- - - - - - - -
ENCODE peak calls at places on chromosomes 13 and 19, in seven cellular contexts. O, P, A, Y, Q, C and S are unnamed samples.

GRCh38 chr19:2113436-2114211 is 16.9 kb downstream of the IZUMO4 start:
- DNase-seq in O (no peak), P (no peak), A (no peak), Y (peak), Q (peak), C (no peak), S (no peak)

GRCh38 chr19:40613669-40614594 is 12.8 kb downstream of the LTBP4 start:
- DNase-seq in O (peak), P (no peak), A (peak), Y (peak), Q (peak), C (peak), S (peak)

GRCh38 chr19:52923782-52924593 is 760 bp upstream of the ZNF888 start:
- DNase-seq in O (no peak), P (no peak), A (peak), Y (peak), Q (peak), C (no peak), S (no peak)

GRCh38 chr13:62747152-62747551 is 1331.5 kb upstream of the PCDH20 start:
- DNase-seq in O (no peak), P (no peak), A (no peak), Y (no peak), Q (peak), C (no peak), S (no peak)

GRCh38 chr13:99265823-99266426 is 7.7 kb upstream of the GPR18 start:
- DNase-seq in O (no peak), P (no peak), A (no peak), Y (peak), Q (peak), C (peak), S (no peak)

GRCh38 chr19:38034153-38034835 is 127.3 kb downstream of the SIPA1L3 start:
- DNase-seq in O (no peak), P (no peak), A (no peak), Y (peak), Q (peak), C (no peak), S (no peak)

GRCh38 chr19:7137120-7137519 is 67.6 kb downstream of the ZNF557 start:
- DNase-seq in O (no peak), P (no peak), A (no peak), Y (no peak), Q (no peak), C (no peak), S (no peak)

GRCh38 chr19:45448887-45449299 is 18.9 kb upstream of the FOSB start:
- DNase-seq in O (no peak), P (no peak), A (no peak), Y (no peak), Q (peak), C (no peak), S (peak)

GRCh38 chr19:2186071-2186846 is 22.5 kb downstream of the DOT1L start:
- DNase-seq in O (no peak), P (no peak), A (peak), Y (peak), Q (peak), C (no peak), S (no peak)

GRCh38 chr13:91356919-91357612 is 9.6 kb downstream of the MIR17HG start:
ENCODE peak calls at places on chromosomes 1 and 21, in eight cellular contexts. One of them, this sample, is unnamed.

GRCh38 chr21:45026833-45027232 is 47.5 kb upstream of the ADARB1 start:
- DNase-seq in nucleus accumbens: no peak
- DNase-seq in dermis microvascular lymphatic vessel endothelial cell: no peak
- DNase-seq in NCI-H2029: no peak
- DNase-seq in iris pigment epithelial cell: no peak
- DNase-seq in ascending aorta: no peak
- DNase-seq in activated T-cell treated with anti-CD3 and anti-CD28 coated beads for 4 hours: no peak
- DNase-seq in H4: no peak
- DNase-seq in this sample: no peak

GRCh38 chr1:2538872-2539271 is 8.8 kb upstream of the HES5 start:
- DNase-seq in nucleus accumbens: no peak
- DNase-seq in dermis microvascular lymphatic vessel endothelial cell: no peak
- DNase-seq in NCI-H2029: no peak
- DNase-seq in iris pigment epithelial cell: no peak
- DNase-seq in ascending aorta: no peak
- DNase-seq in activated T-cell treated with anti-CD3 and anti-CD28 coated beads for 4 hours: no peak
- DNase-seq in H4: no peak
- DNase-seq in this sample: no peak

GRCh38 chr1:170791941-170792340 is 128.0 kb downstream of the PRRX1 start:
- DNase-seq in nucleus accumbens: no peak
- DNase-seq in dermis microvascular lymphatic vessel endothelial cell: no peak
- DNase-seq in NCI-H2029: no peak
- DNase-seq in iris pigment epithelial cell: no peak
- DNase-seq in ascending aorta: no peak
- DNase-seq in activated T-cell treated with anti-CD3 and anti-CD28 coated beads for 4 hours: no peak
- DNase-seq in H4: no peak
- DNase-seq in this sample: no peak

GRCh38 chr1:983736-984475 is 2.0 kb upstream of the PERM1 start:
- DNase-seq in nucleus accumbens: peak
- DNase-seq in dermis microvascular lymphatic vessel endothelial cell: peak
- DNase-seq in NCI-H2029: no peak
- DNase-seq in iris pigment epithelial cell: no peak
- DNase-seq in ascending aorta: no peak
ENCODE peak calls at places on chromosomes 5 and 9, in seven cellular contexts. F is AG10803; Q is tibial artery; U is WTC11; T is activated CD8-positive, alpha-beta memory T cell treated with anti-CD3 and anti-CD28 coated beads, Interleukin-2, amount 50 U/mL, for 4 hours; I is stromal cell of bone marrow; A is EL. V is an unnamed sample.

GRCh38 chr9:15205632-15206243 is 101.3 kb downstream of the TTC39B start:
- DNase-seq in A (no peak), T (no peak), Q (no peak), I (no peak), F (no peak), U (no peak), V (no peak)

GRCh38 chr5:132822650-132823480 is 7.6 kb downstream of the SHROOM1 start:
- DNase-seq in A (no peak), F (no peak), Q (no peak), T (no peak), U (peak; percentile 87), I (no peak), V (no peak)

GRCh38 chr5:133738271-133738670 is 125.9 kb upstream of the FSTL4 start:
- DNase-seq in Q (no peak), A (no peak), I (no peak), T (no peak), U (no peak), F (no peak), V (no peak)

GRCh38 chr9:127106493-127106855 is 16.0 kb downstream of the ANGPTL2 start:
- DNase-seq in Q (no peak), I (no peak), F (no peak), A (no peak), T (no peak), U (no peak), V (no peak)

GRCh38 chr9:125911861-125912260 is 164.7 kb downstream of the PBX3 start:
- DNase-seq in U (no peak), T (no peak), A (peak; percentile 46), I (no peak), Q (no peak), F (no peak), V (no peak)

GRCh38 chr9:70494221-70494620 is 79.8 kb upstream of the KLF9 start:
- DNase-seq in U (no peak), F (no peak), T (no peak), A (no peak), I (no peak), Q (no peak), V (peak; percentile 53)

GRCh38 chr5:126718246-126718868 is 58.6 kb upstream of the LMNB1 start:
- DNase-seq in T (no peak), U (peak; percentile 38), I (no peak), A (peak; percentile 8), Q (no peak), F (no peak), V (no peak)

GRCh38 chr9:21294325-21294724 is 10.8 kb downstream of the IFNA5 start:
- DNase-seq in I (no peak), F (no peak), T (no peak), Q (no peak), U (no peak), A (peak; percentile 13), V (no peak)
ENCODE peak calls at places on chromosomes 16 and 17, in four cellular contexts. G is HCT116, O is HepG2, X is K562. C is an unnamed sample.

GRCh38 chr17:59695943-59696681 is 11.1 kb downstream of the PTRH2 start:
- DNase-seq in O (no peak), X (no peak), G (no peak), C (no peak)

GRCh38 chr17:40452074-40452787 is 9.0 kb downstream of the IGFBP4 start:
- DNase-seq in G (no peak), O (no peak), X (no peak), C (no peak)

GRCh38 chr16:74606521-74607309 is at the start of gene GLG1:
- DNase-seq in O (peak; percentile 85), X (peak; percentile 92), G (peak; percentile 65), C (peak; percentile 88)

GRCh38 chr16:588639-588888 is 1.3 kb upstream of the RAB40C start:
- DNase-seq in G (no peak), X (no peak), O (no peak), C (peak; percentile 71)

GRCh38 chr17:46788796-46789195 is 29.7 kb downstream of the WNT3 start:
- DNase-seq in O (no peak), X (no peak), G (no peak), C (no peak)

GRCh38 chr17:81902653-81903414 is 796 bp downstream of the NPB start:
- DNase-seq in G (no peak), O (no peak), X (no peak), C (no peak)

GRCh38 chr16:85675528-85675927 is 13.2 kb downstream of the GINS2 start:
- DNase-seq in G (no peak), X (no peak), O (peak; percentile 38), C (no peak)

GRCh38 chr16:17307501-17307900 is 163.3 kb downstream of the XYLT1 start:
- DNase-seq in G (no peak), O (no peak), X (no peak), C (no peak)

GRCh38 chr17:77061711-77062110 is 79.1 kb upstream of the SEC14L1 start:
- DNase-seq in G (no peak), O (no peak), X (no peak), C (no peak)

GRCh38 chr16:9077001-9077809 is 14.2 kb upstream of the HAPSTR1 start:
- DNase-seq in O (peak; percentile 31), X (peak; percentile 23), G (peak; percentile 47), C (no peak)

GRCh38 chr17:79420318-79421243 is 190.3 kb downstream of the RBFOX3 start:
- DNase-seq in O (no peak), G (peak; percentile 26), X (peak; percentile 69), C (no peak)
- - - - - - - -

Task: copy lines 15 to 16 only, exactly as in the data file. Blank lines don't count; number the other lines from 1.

- DNase-seq in O (no peak), P (no peak), A (no peak), Y (no peak), Q (no peak), C (no peak), S (no peak)

GRCh38 chr19:45448887-45449299 is 18.9 kb upstream of the FOSB start: